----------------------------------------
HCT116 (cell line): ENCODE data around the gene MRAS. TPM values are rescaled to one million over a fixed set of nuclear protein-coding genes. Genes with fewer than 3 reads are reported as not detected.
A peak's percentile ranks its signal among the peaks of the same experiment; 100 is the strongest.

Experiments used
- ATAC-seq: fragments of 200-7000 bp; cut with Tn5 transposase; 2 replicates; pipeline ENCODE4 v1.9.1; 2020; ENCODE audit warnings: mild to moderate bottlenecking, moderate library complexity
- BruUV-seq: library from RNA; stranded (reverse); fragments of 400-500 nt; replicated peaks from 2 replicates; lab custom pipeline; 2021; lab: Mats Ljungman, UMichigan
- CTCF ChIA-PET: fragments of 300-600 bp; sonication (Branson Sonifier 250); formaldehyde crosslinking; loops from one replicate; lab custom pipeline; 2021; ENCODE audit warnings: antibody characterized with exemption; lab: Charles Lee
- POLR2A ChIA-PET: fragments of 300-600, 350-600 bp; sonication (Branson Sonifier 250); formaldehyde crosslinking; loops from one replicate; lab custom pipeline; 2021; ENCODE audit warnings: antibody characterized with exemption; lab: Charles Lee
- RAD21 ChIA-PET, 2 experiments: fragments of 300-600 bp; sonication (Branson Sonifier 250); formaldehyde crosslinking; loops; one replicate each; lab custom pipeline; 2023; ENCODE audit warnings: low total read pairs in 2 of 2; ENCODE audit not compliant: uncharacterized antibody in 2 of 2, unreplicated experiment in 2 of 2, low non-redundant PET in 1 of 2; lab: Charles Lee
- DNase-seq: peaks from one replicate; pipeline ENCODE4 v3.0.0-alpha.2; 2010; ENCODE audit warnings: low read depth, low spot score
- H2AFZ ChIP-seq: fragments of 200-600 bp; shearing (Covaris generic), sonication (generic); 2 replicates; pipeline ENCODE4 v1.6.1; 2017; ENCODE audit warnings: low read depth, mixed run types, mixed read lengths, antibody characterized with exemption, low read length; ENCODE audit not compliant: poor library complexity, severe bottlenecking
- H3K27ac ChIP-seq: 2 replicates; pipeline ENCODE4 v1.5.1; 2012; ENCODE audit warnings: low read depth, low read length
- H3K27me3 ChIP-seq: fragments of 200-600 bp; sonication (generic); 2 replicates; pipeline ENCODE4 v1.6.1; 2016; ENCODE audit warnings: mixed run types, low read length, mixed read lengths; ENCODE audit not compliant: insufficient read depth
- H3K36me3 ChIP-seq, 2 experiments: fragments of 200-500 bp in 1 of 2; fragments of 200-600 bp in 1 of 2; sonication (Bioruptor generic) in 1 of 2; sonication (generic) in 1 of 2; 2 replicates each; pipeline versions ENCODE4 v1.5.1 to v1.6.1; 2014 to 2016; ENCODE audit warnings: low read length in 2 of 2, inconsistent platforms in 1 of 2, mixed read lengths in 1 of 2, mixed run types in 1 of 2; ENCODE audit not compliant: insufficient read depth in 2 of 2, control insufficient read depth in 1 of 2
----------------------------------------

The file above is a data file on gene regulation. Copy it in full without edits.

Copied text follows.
HCT116 (cell line): ENCODE data around the gene MRAS. TPM values are rescaled to one million over a fixed set of nuclear protein-coding genes. Genes with fewer than 3 reads are reported as not detected.
A peak's percentile ranks its signal among the peaks of the same experiment; 100 is the strongest.

Experiments used
- ATAC-seq: fragments of 200-7000 bp; cut with Tn5 transposase; 2 replicates; pipeline ENCODE4 v1.9.1; 2020; ENCODE audit warnings: mild to moderate bottlenecking, moderate library complexity
- BruUV-seq: library from RNA; stranded (reverse); fragments of 400-500 nt; replicated peaks from 2 replicates; lab custom pipeline; 2021; lab: Mats Ljungman, UMichigan
- CTCF ChIA-PET: fragments of 300-600 bp; sonication (Branson Sonifier 250); formaldehyde crosslinking; loops from one replicate; lab custom pipeline; 2021; ENCODE audit warnings: antibody characterized with exemption; lab: Charles Lee
- POLR2A ChIA-PET: fragments of 300-600, 350-600 bp; sonication (Branson Sonifier 250); formaldehyde crosslinking; loops from one replicate; lab custom pipeline; 2021; ENCODE audit warnings: antibody characterized with exemption; lab: Charles Lee
- RAD21 ChIA-PET, 2 experiments: fragments of 300-600 bp; sonication (Branson Sonifier 250); formaldehyde crosslinking; loops; one replicate each; lab custom pipeline; 2023; ENCODE audit warnings: low total read pairs in 2 of 2; ENCODE audit not compliant: uncharacterized antibody in 2 of 2, unreplicated experiment in 2 of 2, low non-redundant PET in 1 of 2; lab: Charles Lee
- DNase-seq: peaks from one replicate; pipeline ENCODE4 v3.0.0-alpha.2; 2010; ENCODE audit warnings: low read depth, low spot score
- H2AFZ ChIP-seq: fragments of 200-600 bp; shearing (Covaris generic), sonication (generic); 2 replicates; pipeline ENCODE4 v1.6.1; 2017; ENCODE audit warnings: low read depth, mixed run types, mixed read lengths, antibody characterized with exemption, low read length; ENCODE audit not compliant: poor library complexity, severe bottlenecking
- H3K27ac ChIP-seq: 2 replicates; pipeline ENCODE4 v1.5.1; 2012; ENCODE audit warnings: low read depth, low read length
- H3K27me3 ChIP-seq: fragments of 200-600 bp; sonication (generic); 2 replicates; pipeline ENCODE4 v1.6.1; 2016; ENCODE audit warnings: mixed run types, low read length, mixed read lengths; ENCODE audit not compliant: insufficient read depth
- H3K36me3 ChIP-seq, 2 experiments: fragments of 200-500 bp in 1 of 2; fragments of 200-600 bp in 1 of 2; sonication (Bioruptor generic) in 1 of 2; sonication (generic) in 1 of 2; 2 replicates each; pipeline versions ENCODE4 v1.5.1 to v1.6.1; 2014 to 2016; ENCODE audit warnings: low read length in 2 of 2, inconsistent platforms in 1 of 2, mixed read lengths in 1 of 2, mixed run types in 1 of 2; ENCODE audit not compliant: insufficient read depth in 2 of 2, control insufficient read depth in 1 of 2